Argentina’s hurdles to imports don’t help European Union /Mercosur trade negotiations and generate “uncertainty” warned the EU head of delegation in Argentina Alfonso Diez Torres. He also criticized the “one to one” Argentine policy that forces the local assembly plants to match every import-dollar with export dollars.
“It is the market that must regulate the trade flows” and not government because even when such measures could represent a short term advantage on the long run “they only create structural problems”, said Diez Torres.
“An EU/Mercosur trade agreement would eliminate uncertainty situations created by those measures which, to say the least are questionable or controversial”, added the EU representative.
Argentina last February increased by 50% from 400 to 600, the number of products subject to the non automatic licences system which severely delays or limits trade with the purpose of ensuring a hefty surplus. Argentina is concerned because the surplus has been falling sustainedly from 16.98 billion US dollars in 2009 to 12 billion in 2010 and is forecasted to further slide to 9.8 billion this year.
The government of President Cristina Fernandez de Kirchner argues that the system has enabled to save a million jobs in manufacturing and create another 100.000 from 2008 to 2010.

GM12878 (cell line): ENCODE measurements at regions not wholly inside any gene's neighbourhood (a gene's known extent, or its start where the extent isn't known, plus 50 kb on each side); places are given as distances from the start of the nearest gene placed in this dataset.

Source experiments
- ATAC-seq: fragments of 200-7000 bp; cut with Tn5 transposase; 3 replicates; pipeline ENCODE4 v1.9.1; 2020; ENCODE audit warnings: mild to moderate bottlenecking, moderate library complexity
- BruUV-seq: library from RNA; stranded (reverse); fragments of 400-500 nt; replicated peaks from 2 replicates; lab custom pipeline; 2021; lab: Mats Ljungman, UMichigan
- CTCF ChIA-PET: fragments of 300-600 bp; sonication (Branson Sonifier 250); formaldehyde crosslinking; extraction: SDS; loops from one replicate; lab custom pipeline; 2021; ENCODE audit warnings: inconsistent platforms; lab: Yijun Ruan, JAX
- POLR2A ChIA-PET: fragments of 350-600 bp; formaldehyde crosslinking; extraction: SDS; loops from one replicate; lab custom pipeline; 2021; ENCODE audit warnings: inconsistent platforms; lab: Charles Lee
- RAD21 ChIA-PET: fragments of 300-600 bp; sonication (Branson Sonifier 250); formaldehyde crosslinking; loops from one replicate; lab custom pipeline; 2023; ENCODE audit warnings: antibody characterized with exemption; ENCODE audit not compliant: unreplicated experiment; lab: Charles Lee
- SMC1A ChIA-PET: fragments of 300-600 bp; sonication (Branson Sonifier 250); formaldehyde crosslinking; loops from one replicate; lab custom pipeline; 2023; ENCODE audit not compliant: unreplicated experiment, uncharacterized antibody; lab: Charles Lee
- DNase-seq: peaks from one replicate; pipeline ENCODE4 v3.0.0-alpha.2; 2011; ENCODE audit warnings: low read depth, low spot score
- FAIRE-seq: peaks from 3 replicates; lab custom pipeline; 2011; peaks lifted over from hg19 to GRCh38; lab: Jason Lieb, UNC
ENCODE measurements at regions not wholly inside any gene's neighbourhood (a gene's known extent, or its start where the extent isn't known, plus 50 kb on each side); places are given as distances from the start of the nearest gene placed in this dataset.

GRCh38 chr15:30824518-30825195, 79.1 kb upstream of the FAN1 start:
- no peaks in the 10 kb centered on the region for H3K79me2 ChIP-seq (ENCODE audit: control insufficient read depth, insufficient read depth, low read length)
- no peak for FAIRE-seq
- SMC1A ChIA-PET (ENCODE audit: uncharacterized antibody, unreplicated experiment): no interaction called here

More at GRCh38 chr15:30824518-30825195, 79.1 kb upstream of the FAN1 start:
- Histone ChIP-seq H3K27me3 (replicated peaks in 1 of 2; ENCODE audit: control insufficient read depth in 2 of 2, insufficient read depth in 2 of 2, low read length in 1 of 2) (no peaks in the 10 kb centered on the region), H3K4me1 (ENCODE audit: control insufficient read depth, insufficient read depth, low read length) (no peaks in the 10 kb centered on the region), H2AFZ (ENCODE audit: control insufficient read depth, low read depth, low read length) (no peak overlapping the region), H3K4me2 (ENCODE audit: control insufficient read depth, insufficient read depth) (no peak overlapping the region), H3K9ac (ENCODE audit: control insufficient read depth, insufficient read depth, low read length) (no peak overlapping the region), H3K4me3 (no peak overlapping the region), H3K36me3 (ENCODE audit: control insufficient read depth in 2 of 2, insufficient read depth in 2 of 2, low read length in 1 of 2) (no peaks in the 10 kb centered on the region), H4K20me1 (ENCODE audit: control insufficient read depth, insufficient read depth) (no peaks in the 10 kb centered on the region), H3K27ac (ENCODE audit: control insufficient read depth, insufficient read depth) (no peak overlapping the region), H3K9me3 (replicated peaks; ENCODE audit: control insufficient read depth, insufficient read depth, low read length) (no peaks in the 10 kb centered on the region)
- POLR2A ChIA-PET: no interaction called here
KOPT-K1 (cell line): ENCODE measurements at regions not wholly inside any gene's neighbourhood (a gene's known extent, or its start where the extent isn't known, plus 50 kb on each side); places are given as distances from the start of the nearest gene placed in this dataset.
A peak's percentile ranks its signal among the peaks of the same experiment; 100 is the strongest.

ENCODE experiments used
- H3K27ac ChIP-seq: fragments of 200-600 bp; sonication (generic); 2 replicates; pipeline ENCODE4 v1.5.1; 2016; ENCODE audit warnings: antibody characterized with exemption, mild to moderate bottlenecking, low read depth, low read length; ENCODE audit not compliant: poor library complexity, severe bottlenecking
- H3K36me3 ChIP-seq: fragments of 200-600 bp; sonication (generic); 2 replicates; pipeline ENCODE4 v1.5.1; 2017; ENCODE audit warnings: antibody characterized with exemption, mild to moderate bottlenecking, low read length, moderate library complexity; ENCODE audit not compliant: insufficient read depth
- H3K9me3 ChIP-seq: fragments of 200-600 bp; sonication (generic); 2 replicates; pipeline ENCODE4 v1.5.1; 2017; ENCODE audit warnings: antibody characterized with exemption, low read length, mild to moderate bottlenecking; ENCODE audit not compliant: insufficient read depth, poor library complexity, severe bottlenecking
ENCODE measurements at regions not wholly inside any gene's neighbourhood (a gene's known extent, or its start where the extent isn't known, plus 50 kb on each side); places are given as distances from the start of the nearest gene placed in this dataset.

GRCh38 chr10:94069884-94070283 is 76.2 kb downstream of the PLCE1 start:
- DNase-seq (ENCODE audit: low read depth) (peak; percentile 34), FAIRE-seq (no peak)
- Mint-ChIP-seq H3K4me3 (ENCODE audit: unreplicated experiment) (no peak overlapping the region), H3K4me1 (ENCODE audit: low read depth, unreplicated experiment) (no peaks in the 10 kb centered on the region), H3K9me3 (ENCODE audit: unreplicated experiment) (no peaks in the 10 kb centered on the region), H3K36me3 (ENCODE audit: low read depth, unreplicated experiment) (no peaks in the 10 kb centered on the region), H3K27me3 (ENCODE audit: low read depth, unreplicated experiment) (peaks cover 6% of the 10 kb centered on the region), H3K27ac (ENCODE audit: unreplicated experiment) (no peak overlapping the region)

However most of Argentina’s trade partners have openly or quietly protested the situation. An understanding to monitor the non automatic licences has been reached with Mercosur member countries although it also has its limitations. Two weeks ago the EU, US, Peru, Mexico, Canada, Japan, Turkey and Switzerland filed a complaint before the World Trade Organization, against Argentina precisely because of the non automatic licensing system.
“These measures from Argentina obviously don’t help, but EU/Mercosur negotiations continue and looking ahead we could even think that a future agreement would eliminate such uncertainty situations”, said Diez Torres who added that “turning necessity into a virtue they are an additional element that makes us think that the agreement is really essential for both sides”.
The EU delegate described the recent round of negotiations in Brussels as “productive” since advances were made in eleven different areas from rules of origin and investments to intellectual property, “which are really as, or more important than discussions on market access and dismantling the tariffs system”.
Diez Torres said this could have given the impression that “we are delayed in the talks, but there was no timetable established for presenting the lower tariffs proposals”.
The next round of negotiations is scheduled for May 2/6 in Asuncion, capital of Paraguay that currently holds the Mercosur rotating chair. “We must understand that more important than tariff barriers are the other technical barriers. There’s much work ahead, it’s a difficult negotiation because of all the opportunities at stake, and there’s a close link between difficulties and potential benefits”.
According to Argentine sources, the EU should increase access to its market from 75% (as proposed in 2004) to 90% plus reducing the basket of sensitive items, most of them agriculture and equivalent to 10% of the EU market.